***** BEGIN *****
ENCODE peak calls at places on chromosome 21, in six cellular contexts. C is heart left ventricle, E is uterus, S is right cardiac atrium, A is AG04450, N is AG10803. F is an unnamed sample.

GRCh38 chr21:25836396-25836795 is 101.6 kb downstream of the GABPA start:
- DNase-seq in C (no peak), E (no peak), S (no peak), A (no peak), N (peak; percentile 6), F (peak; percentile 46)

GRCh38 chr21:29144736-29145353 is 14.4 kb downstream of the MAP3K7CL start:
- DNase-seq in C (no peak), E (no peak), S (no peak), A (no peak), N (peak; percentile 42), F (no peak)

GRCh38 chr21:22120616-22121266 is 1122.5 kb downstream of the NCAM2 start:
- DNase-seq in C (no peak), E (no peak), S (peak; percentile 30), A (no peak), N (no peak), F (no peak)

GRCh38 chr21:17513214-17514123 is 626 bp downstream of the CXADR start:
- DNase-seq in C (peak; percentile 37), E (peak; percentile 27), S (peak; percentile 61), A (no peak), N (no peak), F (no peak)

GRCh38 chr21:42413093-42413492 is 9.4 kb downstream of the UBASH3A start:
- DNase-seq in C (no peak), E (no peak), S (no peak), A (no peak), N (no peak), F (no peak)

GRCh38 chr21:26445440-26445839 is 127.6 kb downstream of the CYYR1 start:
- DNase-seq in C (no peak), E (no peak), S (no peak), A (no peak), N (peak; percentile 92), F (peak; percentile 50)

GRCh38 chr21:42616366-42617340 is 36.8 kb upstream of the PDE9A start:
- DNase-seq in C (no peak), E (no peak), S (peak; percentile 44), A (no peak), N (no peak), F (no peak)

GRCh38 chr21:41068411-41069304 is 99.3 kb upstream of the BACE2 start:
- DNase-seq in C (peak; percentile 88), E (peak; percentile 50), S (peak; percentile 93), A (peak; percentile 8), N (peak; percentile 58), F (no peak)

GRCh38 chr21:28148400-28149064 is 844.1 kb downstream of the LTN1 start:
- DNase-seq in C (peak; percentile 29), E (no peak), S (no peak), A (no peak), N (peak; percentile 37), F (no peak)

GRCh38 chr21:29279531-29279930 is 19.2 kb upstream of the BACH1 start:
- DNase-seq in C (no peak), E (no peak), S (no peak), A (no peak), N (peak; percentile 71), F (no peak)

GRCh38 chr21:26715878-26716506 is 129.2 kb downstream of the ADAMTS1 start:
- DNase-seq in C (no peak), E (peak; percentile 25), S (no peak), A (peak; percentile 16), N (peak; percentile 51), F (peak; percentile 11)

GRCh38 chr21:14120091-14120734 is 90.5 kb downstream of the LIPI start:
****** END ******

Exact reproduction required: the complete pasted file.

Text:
ENCODE peak calls at places on chromosome 21, in six cellular contexts. C is heart left ventricle, E is uterus, S is right cardiac atrium, A is AG04450, N is AG10803. F is an unnamed sample.

GRCh38 chr21:25836396-25836795 is 101.6 kb downstream of the GABPA start:
- DNase-seq in C (no peak), E (no peak), S (no peak), A (no peak), N (peak; percentile 6), F (peak; percentile 46)

GRCh38 chr21:29144736-29145353 is 14.4 kb downstream of the MAP3K7CL start:
- DNase-seq in C (no peak), E (no peak), S (no peak), A (no peak), N (peak; percentile 42), F (no peak)

GRCh38 chr21:22120616-22121266 is 1122.5 kb downstream of the NCAM2 start:
- DNase-seq in C (no peak), E (no peak), S (peak; percentile 30), A (no peak), N (no peak), F (no peak)

GRCh38 chr21:17513214-17514123 is 626 bp downstream of the CXADR start:
- DNase-seq in C (peak; percentile 37), E (peak; percentile 27), S (peak; percentile 61), A (no peak), N (no peak), F (no peak)

GRCh38 chr21:42413093-42413492 is 9.4 kb downstream of the UBASH3A start:
- DNase-seq in C (no peak), E (no peak), S (no peak), A (no peak), N (no peak), F (no peak)

GRCh38 chr21:26445440-26445839 is 127.6 kb downstream of the CYYR1 start:
- DNase-seq in C (no peak), E (no peak), S (no peak), A (no peak), N (peak; percentile 92), F (peak; percentile 50)

GRCh38 chr21:42616366-42617340 is 36.8 kb upstream of the PDE9A start:
- DNase-seq in C (no peak), E (no peak), S (peak; percentile 44), A (no peak), N (no peak), F (no peak)

GRCh38 chr21:41068411-41069304 is 99.3 kb upstream of the BACE2 start:
- DNase-seq in C (peak; percentile 88), E (peak; percentile 50), S (peak; percentile 93), A (peak; percentile 8), N (peak; percentile 58), F (no peak)

GRCh38 chr21:28148400-28149064 is 844.1 kb downstream of the LTN1 start:
- DNase-seq in C (peak; percentile 29), E (no peak), S (no peak), A (no peak), N (peak; percentile 37), F (no peak)

GRCh38 chr21:29279531-29279930 is 19.2 kb upstream of the BACH1 start:
- DNase-seq in C (no peak), E (no peak), S (no peak), A (no peak), N (peak; percentile 71), F (no peak)

GRCh38 chr21:26715878-26716506 is 129.2 kb downstream of the ADAMTS1 start:
- DNase-seq in C (no peak), E (peak; percentile 25), S (no peak), A (peak; percentile 16), N (peak; percentile 51), F (peak; percentile 11)

GRCh38 chr21:14120091-14120734 is 90.5 kb downstream of the LIPI start: